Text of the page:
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Air distribution motor and lever replacement on a 1999 Saab 9-5. The climate control system in the car operates a large air distribution flap, which directs the air to the dashboard vents, defrost vents or the floor.

When the system detects a problem with the air distribution flap, it sets error code 12 (motor short or open circuit) or 13 (flap jammed) at ACC calibration. Most of the time it's the motor itself or the plastic lever connecting it to the shaft. This article shows how to remove and replace both. You need to re-calibrate the ACC by pressing AUTO+OFF after the work is done.


  • Torx T25 screwdriver: glovebox screws;
  • Phillips screwdriver or 8mm socket: stepping motor screws;
  • needle-nose pliers: testing the shaft.
Passenger footwell

Unlatch three plastic pins and remove the piece of carpet on the left. Then undo four screws holding the plastic panel under the glovebox.
Lower screws

Undo the screws under the glovebox.
Upper screws

Open the glovebox and undo three more screws along the top.

Pull the glovebox out. Unplug the lamp connector and disconnect the cooling hose from the ACC.
Stepping motor

Unscrew the motor, it's held by two screws with a 8mm hex head and a Phillips groove. Unplug the connector and carefully lift the motor. Note the position of the shaft.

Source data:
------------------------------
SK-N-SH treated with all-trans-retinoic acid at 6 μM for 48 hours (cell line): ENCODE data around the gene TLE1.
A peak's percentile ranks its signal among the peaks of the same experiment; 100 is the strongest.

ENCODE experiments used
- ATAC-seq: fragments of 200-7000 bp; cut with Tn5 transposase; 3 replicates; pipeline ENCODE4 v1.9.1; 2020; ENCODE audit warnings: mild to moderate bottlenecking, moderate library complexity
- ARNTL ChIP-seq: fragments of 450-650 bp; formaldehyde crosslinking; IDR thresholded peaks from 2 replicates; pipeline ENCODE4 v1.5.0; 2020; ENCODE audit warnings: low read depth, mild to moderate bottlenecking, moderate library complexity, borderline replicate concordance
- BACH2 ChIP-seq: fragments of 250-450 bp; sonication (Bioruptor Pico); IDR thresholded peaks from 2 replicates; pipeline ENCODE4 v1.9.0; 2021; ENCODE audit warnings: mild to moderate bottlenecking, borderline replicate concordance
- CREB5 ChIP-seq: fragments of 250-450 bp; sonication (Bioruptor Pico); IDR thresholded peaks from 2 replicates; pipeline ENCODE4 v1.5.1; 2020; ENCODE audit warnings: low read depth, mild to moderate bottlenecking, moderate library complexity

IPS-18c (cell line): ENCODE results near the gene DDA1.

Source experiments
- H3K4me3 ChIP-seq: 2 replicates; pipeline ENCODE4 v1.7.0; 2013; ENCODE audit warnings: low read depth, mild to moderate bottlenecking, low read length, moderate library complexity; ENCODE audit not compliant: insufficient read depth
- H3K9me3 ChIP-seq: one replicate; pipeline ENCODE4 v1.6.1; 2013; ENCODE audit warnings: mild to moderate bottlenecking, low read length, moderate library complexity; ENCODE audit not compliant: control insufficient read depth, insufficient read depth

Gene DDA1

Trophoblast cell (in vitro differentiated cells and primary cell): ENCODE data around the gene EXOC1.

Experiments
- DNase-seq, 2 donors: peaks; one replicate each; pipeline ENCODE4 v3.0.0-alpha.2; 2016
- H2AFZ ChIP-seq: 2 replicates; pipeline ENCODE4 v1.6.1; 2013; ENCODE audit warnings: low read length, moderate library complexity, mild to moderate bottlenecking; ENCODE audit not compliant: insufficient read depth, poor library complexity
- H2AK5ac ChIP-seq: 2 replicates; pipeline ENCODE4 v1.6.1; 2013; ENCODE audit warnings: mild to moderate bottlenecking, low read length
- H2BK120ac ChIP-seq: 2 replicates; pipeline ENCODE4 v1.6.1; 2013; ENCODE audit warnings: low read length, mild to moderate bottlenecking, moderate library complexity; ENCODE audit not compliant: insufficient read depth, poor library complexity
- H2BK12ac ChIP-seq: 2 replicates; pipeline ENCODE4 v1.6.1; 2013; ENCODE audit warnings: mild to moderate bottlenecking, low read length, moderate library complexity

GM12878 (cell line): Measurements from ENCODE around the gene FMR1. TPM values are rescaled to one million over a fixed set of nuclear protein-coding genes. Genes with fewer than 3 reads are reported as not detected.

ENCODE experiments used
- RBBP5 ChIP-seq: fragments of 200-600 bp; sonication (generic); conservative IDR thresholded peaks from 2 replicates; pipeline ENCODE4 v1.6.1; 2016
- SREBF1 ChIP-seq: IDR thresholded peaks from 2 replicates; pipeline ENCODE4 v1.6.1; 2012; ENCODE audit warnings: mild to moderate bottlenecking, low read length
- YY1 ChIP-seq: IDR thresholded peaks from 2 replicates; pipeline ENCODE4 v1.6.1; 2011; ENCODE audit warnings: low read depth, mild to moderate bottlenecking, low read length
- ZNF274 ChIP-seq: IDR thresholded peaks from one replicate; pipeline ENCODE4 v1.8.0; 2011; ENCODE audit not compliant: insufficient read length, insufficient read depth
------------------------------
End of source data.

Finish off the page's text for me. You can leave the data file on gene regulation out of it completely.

Plastic lever

The yellow lever is connected to the rod operating the latches on the floor - unhook it first. Pull the lever out of its socket - it takes some effort, but you can do it with your fingers.
Levers and motor

Test motor and inspect the lever. In my case the lever was broken at the point where it connects to the shaft operating the flaps. A new lever (left) was $16 at the dealer (part 5334693). I had to transfer the little rod socket to the new lever. Apply some grease on the outer surface.
New lever

Before installing the new lever, reach into the socket with strong needle-nose pliers and try turning the shaft to make sure it is not jammed completely. You can even pull the shaft out (it's a 8" long square metal rod) and spray some lubricant into the hole. Then insert the lever, hook up the lower rod and re-assemble everything.
Broken again

Less than a year later, the lever broke again. As the air distribution unit wears with age, these levers prove to be too weak to handle the increased friction.
Copper tube

I cut a short piece of a 3/8" copper tube and used a soldering iron to firmly seat it on the remaining part of the lever.

The tube was then filled with epoxy. I used this wooden stick to shape a hole, so the shaft would fit firmly.

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